Kandiyohi County 2023 tax levy increases 2.9% following board approval

The Kandiyohi County Board gave its final approval for the 2023 tax levy, following the Truth-in-Taxation hearing Thursday evening which included a public presentation on next year's budget and the process the county uses to create the budget.

Kandiyohi County Board during Dec 2 2022 Truth in Taxation hearing.JPG
The Kandiyohi County Board unanimously approved the 2023 tax levy following the Truth-in-Taxation public hearing Thursday, Dec. 1, 2022.
Shelby Lindrud / West Central Tribune
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WILLMAR — A process that began in May was concluded Thursday evening during the Kandiyohi County Truth-in-Taxation meeting. The County Board unanimously approved the 2023 tax levy, the final step in creating and implementing next year's budget.

The tax levy, paid for through property taxes, totals $36,362,370, which is a 2.9%, or $1,026,666, increase over the 2022 levy. The main driving force for the increase is employee wages and benefits. However, rising costs for everything from health and human services programs to public works equipment and facility maintenance projects also factored into the need for the county to increase the tax levy.

"We are paying more for labor, paying more for health insurance, for snowplows, for snowplow blades. It is frustrating," said Commissioner Roger Imdieke. "It is just the way the world works."

The county's total budget for 2023 is a balanced $83,868,400. The county will be using $600,000 in reserves to help pay for improvements at the landfill. Kandiyohi County is also receiving $2,476,130 in county program aid from the state, which helped keep the tax levy down.

"We use our county program aid 100%, dollar for dollar, for tax relief," said County Administrator Larry Kleindl.


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Work on the next year's budget begins in May. Budget packets are sent out to department heads and, by June, they've completed the first draft of their department's upcoming budget. Then there are weeks of meetings, both with staff and with the chair and vice chair of the County Board, to better focus the budget.

The overarching goal is to keep any tax levy increase as low as possible. Kleindl said the county staff also keeps an eye on future expenses, such as major facility projects or equipment purchases, and begins saving for those a few years beforehand. This helps keep increases small instead of making significant jumps all at once.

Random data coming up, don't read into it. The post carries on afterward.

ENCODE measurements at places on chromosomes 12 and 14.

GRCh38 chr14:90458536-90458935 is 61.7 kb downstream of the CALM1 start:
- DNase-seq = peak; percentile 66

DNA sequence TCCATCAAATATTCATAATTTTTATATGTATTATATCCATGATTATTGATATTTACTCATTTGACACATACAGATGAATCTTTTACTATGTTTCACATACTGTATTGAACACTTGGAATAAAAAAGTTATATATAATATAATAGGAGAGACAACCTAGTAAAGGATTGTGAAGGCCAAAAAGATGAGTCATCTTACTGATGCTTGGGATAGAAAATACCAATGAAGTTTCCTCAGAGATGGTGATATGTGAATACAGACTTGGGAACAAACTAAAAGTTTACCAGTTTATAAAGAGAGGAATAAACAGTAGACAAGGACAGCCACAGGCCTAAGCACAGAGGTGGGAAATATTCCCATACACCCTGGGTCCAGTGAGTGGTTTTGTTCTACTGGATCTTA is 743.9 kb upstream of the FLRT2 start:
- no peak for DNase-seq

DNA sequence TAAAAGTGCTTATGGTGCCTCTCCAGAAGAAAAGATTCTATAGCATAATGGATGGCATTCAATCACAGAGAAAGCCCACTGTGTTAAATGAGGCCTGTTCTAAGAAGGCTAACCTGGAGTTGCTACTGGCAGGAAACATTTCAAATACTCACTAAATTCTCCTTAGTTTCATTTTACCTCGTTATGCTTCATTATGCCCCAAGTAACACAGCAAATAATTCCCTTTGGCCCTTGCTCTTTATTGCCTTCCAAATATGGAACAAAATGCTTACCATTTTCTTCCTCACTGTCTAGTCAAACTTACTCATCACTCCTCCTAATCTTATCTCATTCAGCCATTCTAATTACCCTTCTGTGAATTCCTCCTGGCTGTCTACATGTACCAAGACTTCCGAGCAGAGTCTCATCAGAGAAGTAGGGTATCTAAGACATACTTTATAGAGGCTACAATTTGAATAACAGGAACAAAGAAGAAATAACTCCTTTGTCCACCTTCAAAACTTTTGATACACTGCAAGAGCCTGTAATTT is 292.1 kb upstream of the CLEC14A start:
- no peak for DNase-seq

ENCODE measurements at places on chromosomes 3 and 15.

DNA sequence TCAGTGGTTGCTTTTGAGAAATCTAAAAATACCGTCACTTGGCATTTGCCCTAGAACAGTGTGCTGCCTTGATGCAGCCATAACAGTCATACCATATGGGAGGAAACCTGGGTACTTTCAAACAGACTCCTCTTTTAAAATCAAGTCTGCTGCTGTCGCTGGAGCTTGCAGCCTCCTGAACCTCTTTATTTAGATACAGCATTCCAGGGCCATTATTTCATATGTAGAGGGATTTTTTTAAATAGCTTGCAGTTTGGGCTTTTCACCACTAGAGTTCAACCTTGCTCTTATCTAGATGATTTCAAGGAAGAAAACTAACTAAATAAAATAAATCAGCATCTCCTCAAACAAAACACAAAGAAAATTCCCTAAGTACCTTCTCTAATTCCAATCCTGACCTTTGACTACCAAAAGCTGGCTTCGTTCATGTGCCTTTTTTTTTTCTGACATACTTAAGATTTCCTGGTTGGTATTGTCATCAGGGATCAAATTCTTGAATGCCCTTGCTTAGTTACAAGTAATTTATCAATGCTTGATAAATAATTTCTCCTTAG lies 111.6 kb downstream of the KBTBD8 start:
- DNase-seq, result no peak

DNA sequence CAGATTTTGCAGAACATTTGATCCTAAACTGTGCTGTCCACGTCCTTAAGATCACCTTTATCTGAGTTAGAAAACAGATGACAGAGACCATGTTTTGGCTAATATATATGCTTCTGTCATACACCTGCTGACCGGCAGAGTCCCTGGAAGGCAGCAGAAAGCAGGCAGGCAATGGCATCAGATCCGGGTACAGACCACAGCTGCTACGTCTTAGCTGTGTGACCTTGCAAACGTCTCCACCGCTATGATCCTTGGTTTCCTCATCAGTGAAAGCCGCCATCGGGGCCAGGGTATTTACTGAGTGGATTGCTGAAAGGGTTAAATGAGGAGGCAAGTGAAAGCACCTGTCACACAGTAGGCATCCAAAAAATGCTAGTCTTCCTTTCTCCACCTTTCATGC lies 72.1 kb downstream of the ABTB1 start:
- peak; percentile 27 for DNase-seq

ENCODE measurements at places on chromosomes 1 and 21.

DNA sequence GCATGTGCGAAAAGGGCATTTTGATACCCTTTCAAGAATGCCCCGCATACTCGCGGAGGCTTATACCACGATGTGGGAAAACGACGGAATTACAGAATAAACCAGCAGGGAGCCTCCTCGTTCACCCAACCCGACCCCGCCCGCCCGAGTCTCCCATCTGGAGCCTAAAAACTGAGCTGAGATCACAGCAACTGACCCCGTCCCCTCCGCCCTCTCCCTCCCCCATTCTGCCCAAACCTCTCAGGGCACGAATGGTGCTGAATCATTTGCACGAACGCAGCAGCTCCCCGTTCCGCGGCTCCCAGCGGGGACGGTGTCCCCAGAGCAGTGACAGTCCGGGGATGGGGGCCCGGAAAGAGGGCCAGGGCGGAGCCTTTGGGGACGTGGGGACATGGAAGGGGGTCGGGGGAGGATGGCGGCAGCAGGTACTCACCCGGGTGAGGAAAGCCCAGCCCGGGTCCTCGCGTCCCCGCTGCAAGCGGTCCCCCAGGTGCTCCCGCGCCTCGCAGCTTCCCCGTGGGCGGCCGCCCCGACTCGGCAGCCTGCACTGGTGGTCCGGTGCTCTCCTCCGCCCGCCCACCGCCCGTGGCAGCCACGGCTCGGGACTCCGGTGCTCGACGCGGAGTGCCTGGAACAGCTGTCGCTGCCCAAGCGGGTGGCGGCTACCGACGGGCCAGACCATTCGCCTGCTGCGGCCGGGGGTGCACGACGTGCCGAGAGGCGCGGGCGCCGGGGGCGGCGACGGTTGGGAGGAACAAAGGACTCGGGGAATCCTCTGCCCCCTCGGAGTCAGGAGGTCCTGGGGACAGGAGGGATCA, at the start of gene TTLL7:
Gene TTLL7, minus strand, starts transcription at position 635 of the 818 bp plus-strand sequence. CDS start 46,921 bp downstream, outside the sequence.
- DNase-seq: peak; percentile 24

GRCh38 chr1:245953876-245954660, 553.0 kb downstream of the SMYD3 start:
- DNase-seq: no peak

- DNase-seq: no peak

"It is an ongoing process," Kleindl said.

In September, the County Board certified the proposed tax levy, which cements the maximum increase for the next year. The tax levy increase can only be reduced prior to final approval, although this year the levy stayed the same. The public hearing, called Truth in Taxation, is held in December.

"This meeting tonight is being held to give taxpayers a chance to voice their concerns about the proposed 2023 budget," Kleindl said.

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At Thursday's hearing, there were several members of the public on hand. Ron Christianson, of Willmar, said he wanted to voice his dissatisfaction with rising taxes and property values, though he understands the impact of inflation on those numbers.

"We come here out of frustration, as you can understand," Christianson said. "We are just frustrated."

The frustration was understood by the board, but it was also said that the county is only part of a property owner's tax bill, though usually the largest part. For every dollar of property taxes, on average the county receives 46.6%, the school district gets 23.5%, city or township gets 23%, state gets 5.1% and other organizations such as the Economic Development Commission or the Housing Redevelopment Authority receive 1.8%, Kleindl said. That exact breakdown can change from property to property depending on the increases from school or city levies.


"We are really trying to keep that budget down as much as possible," but there is only so much the county can do since it has to fund so many different departments and programs, said Commissioner Corky Berg.

In his last budget cycle as county administrator before retirement early next year, Kleindl thanked the staff and the County Board for all their help over the years and for being good stewards of the county's tax dollars.

"There are a lot of factors that go into it," Kleindl said. "The bottom line is almost all the budget and the stuff we do is about people and public safety. That is where your dollars are going."

Shelby Lindrud is a reporter with the West Central Tribune of Willmar. Her focus areas are arts and entertainment, agriculture, features writing and the Kandiyohi County Board.

She can be reached via email or direct 320-214-4373.

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